Shah Abdul Alamee (b. 1990)

Shah Abdullah Alamee graduated from the National College of Arts with a B.F.A. (Bachelor of Fine Art) in 2012. He was a recipient of the Haji Shareef Award, the college’s highest accolade of achievement in miniature painting. His paintings blend Mughal and Persian artistic traditions, while simultaneously adding a contemporary freshness to them. His calligraphy, too, is informed by classical styles, with frequent usage of the Siyâh Mashq technique.

Alamee has painted under the curation of several acclaimed artists, including Imran Qureshi, Nazish Ataullah, and Noor Jahan Bilgrami. In 2018, his paintings were displayed at the Lahore Fort as part of Maktab, a collaborative project between the Lahore Biennale Foundation and the Aga Khan Museum, Canada. His artwork titled Aad Sach, Jugaad Sach was featured at the Fifth International Faiz Festival 2019. His major works have been displayed at galleries across Pakistan and abroad. Among the most notable hosts of his works are Art Junction, Delhi (2014); Satrang Art Gallery, Islamabad (2014); Koel Art Gallery, Karachi (2016); QUAD Gallery, Derby UK (2018); and O Art Space, Lahore (2020).

The artist teaches Persian Miniature Painting at Hast-o-Neest (Institute of Traditional Studies and Arts), and calligraphy and drawing at the Faiz Foundation. He also organizes art workshops frequently and recently organized a miniature painting workshop titled Thinking of Flight in Mind, the Bird will Die, in Hazara Town, Quetta. He resides in Lahore and is currently working on a project inspired by Mehrgarh, the Neolithic and Chalcolithic civilization site in Balochistan.

I have always had a special interest in the works of the great poets of the eastern world, and have often sought to use them as subjects of my work as an artist. In the past, I have undertaken various projects collaborating my own style of work, with the poetry of Iqbal, Rumi, Bedil, which involved the creation of compositions in the genres of miniature, painting and calligraphy. This time, I have selected the works of Rumi, Bedil, Iqbal, Faiz, Ghalib, Ameer Khusro, Mohsin Naqvi and Hilal Naqvi. Thusly, my current work is an additional collaboration with the motivational and inspirational ethos of all those literary figures that I have mentioned earlier. So, I have used their rich and everlasting words to create various calligraphic compositions based on the special technique known as siyah mashq.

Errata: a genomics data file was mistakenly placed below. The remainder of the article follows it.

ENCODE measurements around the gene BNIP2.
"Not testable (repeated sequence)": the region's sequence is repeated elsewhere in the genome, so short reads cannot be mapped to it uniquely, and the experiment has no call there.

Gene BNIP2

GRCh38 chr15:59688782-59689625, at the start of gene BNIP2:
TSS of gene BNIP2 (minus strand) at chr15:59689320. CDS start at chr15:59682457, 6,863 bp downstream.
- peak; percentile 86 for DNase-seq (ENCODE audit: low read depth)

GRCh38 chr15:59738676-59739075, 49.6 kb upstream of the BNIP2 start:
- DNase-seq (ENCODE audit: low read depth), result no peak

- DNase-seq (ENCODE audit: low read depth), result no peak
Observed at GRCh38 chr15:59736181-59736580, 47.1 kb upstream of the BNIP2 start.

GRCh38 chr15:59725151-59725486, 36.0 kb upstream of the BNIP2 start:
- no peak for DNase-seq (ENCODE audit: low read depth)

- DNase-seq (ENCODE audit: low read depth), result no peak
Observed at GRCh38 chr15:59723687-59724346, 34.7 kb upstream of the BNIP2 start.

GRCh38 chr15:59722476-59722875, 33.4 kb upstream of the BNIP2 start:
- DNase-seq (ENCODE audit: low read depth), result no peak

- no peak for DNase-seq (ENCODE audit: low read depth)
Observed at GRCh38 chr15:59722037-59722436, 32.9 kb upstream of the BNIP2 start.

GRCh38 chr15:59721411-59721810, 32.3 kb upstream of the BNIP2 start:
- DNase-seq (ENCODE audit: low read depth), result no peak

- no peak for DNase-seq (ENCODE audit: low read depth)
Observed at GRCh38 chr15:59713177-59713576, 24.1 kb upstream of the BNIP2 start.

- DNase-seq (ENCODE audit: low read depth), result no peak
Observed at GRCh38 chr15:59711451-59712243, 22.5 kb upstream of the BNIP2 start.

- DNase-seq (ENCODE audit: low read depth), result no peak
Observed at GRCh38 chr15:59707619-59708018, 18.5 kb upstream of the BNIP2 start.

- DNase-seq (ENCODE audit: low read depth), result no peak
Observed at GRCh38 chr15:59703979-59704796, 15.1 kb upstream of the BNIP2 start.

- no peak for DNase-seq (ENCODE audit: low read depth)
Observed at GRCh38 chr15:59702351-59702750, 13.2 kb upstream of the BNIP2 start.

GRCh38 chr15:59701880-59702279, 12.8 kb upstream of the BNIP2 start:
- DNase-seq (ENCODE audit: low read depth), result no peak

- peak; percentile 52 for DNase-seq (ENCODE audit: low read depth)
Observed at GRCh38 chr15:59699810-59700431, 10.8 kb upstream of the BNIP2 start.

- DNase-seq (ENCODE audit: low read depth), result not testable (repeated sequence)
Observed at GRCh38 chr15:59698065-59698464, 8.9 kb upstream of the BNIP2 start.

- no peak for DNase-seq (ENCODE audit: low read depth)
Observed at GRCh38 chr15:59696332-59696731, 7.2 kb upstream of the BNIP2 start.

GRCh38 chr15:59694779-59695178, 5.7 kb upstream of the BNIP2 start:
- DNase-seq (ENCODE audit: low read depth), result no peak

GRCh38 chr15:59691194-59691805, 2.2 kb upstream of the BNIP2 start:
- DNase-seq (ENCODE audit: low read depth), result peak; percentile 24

Siyah Mashq is a style of Persian calligraphy that was originally used by calligraphers many years ago in Iran as a tool of practice.  Siyah means “rough” and Mashq means “practice”. Students of calligraphy, in order to practice their skills, would write and rewrite words over each other, and in doing so, would fill up the entire sheet in this manner. Subsequently, calligraphers elevated this technique to the status of a recognized style of Persian calligraphy, and gave it the name of Siyah Mashq.

I have made a humble but sincere attempt to present the great poets’ work in an innovative and unique style using the siyah mashq technique. In doing so, I have not only focused on the calligraphy itself, but have also borne in mind the meaning of those words, which I have tried to portray and depict through my work, by creating the compositions embodying the emotions and the message expressed in the subject poetry. Moreover, my work is presented in such a manner that it not only expresses itself as a work of calligraphy, but also appears to go beyond this into the territory of the genre of “painting”, by taking on some semblance of a painting.